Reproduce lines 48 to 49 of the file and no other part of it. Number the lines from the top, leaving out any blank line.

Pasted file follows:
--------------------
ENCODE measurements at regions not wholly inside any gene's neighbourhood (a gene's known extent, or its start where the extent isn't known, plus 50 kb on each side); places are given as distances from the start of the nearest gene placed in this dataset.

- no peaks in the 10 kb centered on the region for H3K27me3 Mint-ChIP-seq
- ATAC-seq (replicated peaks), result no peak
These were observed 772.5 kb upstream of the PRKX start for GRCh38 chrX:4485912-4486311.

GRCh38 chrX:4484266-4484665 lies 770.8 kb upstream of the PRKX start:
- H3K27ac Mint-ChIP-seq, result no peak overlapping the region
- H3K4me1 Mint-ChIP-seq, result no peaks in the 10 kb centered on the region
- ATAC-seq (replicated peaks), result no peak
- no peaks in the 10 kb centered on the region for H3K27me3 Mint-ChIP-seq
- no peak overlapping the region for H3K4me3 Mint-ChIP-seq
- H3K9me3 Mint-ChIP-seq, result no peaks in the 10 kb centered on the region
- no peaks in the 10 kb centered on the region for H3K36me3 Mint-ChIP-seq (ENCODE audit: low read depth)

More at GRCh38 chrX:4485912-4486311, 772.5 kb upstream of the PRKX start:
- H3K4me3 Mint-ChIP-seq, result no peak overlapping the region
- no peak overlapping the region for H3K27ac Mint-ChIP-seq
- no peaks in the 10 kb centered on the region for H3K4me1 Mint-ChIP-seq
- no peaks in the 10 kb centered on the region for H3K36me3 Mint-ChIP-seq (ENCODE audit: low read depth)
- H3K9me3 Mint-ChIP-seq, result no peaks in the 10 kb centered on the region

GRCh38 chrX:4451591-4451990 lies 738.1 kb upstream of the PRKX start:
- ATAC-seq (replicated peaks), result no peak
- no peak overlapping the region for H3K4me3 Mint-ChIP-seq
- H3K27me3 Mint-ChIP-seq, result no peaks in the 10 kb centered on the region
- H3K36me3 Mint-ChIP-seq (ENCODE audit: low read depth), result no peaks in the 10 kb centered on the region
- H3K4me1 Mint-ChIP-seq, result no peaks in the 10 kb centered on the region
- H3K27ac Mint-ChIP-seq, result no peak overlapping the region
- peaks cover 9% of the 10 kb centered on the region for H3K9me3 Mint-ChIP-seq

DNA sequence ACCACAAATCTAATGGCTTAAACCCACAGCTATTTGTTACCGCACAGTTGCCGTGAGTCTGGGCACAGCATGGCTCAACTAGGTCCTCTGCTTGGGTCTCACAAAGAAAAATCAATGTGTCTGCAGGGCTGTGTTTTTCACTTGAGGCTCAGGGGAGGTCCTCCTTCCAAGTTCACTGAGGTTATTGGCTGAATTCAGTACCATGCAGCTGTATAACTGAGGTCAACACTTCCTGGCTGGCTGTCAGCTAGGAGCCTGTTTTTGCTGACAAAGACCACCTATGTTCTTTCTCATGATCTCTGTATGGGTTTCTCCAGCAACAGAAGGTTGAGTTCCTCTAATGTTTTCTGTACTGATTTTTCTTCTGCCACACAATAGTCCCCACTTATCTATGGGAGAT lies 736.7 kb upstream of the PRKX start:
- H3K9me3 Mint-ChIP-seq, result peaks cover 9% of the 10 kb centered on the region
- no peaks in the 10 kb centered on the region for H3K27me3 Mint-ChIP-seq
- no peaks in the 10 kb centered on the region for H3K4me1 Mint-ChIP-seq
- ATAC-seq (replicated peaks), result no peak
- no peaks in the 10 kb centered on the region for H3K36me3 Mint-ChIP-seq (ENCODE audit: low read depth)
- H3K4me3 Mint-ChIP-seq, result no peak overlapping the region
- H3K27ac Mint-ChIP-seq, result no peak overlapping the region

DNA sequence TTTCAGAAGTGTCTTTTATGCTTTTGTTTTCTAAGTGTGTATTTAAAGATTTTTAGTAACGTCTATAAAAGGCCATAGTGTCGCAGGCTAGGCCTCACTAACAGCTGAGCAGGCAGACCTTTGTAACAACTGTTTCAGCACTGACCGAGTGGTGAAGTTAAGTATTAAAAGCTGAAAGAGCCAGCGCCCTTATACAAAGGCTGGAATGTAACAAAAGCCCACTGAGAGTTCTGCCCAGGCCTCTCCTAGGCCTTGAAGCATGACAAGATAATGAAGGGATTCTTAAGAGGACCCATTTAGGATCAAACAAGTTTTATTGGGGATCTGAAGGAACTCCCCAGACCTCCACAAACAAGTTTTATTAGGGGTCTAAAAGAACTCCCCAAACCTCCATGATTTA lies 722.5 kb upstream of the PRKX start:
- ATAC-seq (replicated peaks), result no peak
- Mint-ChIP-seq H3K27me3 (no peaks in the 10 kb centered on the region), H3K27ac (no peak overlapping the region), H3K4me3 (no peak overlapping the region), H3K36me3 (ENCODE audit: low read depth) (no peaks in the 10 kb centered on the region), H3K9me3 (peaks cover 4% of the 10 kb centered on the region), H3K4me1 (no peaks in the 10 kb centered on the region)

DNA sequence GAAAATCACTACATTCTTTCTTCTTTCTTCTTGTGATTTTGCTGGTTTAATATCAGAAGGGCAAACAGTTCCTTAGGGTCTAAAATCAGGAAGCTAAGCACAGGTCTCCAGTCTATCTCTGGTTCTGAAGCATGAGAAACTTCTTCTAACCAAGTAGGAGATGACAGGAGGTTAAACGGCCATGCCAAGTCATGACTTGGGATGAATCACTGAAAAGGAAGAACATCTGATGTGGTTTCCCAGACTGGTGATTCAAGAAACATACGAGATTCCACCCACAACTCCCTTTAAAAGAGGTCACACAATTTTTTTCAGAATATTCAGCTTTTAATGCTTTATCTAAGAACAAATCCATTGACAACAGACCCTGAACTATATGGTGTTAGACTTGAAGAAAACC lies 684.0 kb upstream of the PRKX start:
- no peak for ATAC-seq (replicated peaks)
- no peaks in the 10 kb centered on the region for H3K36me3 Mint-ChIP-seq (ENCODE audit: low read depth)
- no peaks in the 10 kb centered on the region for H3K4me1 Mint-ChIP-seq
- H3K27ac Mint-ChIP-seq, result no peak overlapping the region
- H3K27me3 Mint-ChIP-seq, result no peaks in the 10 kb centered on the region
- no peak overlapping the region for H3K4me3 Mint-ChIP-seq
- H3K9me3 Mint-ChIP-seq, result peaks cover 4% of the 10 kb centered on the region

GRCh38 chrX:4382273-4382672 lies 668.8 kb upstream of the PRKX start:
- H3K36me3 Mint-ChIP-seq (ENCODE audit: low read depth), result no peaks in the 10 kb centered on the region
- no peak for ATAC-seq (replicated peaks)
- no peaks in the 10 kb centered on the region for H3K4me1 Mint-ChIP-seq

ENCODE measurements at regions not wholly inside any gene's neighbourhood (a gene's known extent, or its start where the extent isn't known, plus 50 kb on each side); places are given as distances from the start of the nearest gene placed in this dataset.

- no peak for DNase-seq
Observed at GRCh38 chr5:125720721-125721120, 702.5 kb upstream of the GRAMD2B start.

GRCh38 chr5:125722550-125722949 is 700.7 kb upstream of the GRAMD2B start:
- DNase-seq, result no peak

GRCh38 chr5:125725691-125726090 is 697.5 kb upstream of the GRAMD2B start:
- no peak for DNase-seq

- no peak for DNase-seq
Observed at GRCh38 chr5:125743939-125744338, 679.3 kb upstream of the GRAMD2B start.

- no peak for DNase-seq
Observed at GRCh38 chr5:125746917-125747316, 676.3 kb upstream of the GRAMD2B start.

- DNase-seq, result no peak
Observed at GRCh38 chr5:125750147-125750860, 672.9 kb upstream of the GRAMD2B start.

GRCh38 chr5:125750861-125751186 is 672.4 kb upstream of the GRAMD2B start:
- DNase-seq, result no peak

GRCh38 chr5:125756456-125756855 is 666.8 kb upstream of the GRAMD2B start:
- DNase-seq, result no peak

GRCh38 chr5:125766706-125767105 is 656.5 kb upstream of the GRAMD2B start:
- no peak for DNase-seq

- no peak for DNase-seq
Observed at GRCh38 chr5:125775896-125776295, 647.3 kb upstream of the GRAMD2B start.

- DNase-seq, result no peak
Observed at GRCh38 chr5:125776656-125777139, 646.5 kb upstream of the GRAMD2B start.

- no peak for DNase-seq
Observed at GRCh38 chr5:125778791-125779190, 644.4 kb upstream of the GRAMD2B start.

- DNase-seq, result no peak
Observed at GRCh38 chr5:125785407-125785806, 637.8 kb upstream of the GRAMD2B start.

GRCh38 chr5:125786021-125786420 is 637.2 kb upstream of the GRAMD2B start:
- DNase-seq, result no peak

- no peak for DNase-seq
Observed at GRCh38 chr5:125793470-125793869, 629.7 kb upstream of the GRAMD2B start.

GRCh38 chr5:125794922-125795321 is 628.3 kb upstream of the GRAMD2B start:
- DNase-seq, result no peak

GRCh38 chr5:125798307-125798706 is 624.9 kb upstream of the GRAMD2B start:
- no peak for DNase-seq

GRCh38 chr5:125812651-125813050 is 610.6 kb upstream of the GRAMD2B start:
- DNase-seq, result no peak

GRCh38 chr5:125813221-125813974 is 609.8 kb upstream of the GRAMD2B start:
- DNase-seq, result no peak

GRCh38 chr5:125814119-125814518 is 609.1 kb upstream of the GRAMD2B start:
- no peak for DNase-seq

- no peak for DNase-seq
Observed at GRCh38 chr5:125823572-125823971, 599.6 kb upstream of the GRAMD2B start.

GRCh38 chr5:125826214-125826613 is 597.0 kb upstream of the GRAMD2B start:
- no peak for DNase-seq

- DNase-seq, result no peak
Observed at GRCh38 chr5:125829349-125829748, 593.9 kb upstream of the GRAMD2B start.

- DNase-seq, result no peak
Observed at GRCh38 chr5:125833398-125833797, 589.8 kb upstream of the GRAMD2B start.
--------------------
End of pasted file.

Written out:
- no peak for ATAC-seq (replicated peaks)
- no peaks in the 10 kb centered on the region for H3K4me1 Mint-ChIP-seq